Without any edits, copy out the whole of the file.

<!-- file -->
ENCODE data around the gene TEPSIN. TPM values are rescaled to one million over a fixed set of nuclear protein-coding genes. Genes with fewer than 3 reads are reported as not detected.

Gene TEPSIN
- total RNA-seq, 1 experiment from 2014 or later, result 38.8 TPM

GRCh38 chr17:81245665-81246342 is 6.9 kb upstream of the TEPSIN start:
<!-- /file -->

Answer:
ENCODE data around the gene TEPSIN. TPM values are rescaled to one million over a fixed set of nuclear protein-coding genes. Genes with fewer than 3 reads are reported as not detected.

Gene TEPSIN
- total RNA-seq, 1 experiment from 2014 or later, result 38.8 TPM

GRCh38 chr17:81245665-81246342 is 6.9 kb upstream of the TEPSIN start: